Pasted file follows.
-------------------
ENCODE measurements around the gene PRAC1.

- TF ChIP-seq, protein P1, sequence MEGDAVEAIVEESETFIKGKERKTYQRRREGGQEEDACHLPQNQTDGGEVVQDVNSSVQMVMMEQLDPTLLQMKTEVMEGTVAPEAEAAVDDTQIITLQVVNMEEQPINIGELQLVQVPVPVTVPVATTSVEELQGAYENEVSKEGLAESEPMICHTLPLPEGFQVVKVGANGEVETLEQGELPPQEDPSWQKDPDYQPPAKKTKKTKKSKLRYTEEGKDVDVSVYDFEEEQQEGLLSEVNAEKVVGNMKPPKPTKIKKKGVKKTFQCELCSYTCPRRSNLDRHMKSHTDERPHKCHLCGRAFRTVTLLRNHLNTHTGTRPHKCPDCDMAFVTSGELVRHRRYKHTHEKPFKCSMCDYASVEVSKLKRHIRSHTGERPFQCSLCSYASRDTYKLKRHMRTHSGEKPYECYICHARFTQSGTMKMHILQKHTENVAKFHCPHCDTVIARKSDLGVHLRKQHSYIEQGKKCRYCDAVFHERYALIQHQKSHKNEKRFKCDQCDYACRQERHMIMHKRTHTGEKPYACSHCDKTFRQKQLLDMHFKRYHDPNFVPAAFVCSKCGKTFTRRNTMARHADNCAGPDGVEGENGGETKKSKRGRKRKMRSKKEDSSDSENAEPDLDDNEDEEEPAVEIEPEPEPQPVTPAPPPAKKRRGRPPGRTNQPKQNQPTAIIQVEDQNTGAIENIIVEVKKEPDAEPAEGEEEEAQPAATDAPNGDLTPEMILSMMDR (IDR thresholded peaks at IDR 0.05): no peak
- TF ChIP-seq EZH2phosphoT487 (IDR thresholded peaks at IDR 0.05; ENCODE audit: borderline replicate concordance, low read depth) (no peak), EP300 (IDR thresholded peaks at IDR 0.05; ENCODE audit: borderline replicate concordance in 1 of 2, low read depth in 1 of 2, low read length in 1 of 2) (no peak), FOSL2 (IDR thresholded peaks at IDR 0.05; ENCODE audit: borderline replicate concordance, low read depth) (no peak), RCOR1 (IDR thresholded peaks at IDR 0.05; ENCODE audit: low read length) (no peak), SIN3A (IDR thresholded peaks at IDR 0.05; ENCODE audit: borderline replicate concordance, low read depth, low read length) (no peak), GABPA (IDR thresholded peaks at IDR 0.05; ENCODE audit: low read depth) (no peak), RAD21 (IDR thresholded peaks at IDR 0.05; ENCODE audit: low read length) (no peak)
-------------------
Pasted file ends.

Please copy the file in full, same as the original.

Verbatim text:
ENCODE measurements around the gene PRAC1.

- TF ChIP-seq, protein P1, sequence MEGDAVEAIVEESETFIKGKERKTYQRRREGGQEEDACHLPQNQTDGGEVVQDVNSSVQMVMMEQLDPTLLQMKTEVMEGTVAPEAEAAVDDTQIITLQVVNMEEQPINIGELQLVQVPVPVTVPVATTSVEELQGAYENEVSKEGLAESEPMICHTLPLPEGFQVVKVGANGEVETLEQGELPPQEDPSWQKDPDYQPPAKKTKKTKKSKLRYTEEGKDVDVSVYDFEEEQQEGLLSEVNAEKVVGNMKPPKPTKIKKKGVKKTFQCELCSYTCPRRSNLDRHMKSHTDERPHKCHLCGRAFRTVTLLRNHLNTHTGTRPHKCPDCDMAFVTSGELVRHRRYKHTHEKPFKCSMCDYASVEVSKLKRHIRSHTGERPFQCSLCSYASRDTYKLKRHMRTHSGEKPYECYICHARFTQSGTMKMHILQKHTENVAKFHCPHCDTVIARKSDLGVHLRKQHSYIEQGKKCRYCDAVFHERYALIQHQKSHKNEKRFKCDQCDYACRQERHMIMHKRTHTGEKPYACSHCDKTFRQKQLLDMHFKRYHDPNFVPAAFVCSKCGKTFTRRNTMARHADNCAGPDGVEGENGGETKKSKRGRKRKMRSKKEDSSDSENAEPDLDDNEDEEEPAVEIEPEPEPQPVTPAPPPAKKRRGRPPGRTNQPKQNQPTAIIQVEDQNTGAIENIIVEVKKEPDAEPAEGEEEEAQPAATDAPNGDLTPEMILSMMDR (IDR thresholded peaks at IDR 0.05): no peak
- TF ChIP-seq EZH2phosphoT487 (IDR thresholded peaks at IDR 0.05; ENCODE audit: borderline replicate concordance, low read depth) (no peak), EP300 (IDR thresholded peaks at IDR 0.05; ENCODE audit: borderline replicate concordance in 1 of 2, low read depth in 1 of 2, low read length in 1 of 2) (no peak), FOSL2 (IDR thresholded peaks at IDR 0.05; ENCODE audit: borderline replicate concordance, low read depth) (no peak), RCOR1 (IDR thresholded peaks at IDR 0.05; ENCODE audit: low read length) (no peak), SIN3A (IDR thresholded peaks at IDR 0.05; ENCODE audit: borderline replicate concordance, low read depth, low read length) (no peak), GABPA (IDR thresholded peaks at IDR 0.05; ENCODE audit: low read depth) (no peak), RAD21 (IDR thresholded peaks at IDR 0.05; ENCODE audit: low read length) (no peak)